Dream a little dream.
Photo: Jabin Botsford/The Washington Post/Getty Images
For more than two years, Donald Trump was responsible for stalling long-in-the-making bipartisan criminal-justice reform legislation addressing some of the excesses of the War on Drugs and other tough-on-crime efforts of the last century. For the moment, at least, that obstruction seems to have ended.
Just when a real bipartisan juggernaut seemed to be forming in the Senate to enact reforms in mandatory sentencing laws in 2016, Mitch McConnell put it off because it seemed to collide with the Trump campaign’s law-and-order rhetoric. After being elected, Trump appointed one of the Senate’s most outspoken opponents of criminal-justice reform, Jeff Sessions, his attorney general, and conservative obstruction of legislation got more obdurate.
Eventually the president’s son-in-law, minister without portfolio Jared Kushner, took up the cause, and helped design a much less sweeping House bill that was less controversial to conservatives, as I explained earlier this year:
Kushner…was reportedly drawn to the subject by his father’s experience (after convictions including for tax evasion) from the wrong side of the bars in the federal correctional system. But Kushner’s angle on reform, flowing from his assignment as a sort of government efficiency czar, was inevitably focused on the more limited issue of prison operations and prisoner release policies, not sentencing.
And so, with the Trump administration and its closest allies still unwilling to undertake a broader initiative, a Kushner-inspired prison reform bill — a half-loaf at best in the eyes of most criminal-justice reformers — was just approved by the House (by a 360–59 margin).
This “First Step Act” (a label that referred to its provisions for newly released prisoners, but which also described its relationship to more comprehensive criminal-justice reform initiatives) attracted some liberal opposition due to its underwhelming scope. But to his credit, Kushner huddled with the bipartisan Senate sponsors of the earlier legislation (notably Judiciary Committee chairman Chuck Grassley and Democrat Dick Durbin) and worked out a compromise adding four key sentencing-reform provisions to the prison-reform bill, as explained at the time by The Hill:
The proposed compromise would lower lifetime mandatory minimum sentences for people with prior nonviolent drug felony convictions to 25 years and reduce 20-year mandatory minimum sentences for similar offenders to 15 years. But in an effort to reach common ground, that reform would only apply to new sentences and not to people already in jail.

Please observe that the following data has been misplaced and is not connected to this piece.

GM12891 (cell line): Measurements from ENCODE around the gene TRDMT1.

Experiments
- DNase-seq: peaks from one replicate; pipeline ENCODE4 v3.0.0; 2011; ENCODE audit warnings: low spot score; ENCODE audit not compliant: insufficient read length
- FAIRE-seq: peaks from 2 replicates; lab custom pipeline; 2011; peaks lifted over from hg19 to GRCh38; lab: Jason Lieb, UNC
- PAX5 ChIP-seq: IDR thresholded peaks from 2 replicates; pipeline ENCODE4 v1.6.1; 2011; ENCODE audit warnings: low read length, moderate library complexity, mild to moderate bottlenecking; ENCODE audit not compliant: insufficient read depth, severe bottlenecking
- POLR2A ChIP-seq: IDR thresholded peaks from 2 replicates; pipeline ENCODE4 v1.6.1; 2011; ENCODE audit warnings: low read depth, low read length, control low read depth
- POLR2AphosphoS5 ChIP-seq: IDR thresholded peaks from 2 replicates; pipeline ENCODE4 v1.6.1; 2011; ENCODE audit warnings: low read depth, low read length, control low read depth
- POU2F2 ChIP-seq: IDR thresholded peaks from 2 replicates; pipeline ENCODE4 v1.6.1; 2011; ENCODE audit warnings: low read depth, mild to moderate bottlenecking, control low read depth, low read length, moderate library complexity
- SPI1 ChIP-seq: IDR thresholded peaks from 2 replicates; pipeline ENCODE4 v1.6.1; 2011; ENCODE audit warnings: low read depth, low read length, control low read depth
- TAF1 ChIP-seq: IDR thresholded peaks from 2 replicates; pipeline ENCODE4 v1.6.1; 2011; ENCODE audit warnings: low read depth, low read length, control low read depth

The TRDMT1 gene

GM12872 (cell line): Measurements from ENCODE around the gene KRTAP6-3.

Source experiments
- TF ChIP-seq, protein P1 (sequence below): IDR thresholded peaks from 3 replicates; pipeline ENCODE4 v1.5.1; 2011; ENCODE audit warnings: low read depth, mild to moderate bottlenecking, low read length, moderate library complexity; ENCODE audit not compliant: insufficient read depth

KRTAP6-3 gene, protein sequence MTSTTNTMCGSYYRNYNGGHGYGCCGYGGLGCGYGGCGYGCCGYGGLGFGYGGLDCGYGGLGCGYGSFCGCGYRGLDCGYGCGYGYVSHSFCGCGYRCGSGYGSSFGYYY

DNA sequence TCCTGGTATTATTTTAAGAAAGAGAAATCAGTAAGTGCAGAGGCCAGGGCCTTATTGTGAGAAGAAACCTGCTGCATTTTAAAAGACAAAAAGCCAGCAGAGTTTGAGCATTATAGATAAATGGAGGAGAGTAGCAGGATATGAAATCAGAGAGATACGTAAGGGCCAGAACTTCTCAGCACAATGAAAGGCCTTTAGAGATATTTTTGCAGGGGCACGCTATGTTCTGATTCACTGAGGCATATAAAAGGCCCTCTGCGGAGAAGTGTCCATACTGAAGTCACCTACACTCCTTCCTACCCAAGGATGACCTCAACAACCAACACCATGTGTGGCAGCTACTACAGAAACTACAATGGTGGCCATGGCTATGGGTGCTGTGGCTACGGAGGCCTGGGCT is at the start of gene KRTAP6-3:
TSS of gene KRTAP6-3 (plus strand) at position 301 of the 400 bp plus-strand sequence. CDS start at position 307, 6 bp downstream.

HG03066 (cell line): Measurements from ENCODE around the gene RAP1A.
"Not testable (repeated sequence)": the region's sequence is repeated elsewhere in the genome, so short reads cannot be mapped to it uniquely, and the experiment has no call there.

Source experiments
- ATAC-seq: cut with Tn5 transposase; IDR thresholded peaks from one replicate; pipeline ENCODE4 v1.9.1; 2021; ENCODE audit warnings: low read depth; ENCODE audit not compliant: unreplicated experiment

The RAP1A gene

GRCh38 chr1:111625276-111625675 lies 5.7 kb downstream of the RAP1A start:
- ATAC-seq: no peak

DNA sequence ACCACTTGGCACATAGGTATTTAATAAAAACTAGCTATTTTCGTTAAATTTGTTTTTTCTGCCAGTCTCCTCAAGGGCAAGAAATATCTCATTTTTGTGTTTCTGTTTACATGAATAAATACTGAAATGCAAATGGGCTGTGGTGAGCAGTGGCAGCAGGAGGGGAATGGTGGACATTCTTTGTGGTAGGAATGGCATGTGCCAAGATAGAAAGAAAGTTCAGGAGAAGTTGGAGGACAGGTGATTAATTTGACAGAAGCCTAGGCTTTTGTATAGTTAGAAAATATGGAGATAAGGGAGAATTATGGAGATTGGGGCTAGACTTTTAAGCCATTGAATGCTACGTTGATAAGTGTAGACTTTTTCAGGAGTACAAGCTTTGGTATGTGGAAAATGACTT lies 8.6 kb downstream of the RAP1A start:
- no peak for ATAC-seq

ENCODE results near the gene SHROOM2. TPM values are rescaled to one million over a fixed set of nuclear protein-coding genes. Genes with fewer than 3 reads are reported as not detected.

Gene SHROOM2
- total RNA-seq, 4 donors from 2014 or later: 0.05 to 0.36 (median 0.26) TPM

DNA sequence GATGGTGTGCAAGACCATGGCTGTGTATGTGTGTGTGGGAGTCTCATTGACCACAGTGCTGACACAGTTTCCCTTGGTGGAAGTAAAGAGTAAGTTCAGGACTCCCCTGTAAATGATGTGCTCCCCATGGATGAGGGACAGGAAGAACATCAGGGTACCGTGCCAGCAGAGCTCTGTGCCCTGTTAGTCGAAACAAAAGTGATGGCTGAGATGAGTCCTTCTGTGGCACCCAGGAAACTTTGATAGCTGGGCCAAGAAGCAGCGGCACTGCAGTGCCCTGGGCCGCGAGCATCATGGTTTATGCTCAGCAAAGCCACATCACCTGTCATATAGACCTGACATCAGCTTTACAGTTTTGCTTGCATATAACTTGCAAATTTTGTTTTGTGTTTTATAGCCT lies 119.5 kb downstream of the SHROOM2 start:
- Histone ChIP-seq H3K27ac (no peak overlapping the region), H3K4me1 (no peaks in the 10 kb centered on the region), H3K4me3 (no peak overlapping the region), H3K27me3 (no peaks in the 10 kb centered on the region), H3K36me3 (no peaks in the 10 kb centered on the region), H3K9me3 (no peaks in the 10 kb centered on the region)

A third reform would apply the Fair Sentencing Act, which Congress passed in 2010 and reduced the disparity between cocaine- and crack-related offenses, retroactively.
The final reform would expand exceptions to the application of mandatory-minimum sentences to more people with criminal histories.
This deal largely quelled progressive opposition to the measure, and left as its only public opponents loudmouthed law-and-order senators like John Cornyn, Ted Cruz, and most of all Tom Cotton, famous for claiming that America had an “under-incarceration problem.” Kusnher worked on his father-in-law to overcome such opposition, but in the end Trump agreed with political advisers who pushed for putting the whole thing off until after the midterms, presumably to keep the GOP’s message as savagely pro-punishment as possible in order to excite the party’s MAGA base.
Today Kushner finally got Trump across the finish line in a media event in which POTUS endorsed the First Step Act and encouraged Congress to enact it. He apparently insisted on delaying the endorsement until more law-enforcement groups signed on, and the bill’s sponsors also made some late-minute concessions to Republican senators that kept certain offenders connected with fentanyl trafficking from benefiting from its provisions. Democratic co-sponsors also probably didn’t appreciate Trump’s remarks suggesting the legislation was needed because his economic policies had created so many job opportunities for ex-cons, or his pointed reference to the “Clinton Crime Bill” (e.g., the bipartisan omnibus crime legislation of 1994) as having created many of the problems the bill addressed.
The First Step Act must still get through both houses of Congress since the more limited House-passed version has been changed in the Senate. And thanks to stubborn GOP opposition, Mitch McConnell is still cautious about moving the bill, even with Trump supporting it, as Politico noted today:
The GOP leader has been loath to move the prison and sentencing reform bill for months because the sentencing reform aspect divides his caucus painfully between reformers like Sen. Rand Paul (R-Ky.) and Mike Lee (R-Utah) and the opposition of Sen. Tom Cotton (R-Ark.), who calls it a “jailbreak” bill. So even though advocates hope Trump will endorse the bill as early as Wednesday afternoon [which he did], McConnell is laying out a steep path to passage in the Senate….
In addition to Cotton’s scorched earth campaign against the bill, Louisiana Republican Sen. John Kennedy of Louisiana has criticized his state’s Democratic governor for pursuing criminal justice reform there while weighing his own run for the office.
Yes, Sessions is gone, and yes, this legislation is supported by a coalition that ranges from the Koch brothers to the ACLU. But Trump could yet decide Jared’s handiwork isn’t worth the trouble, and the bill will at least temporarily expire if it’s not passed during the lame-duck session. So today’s event was, at most, a tentative if welcome step toward First Step.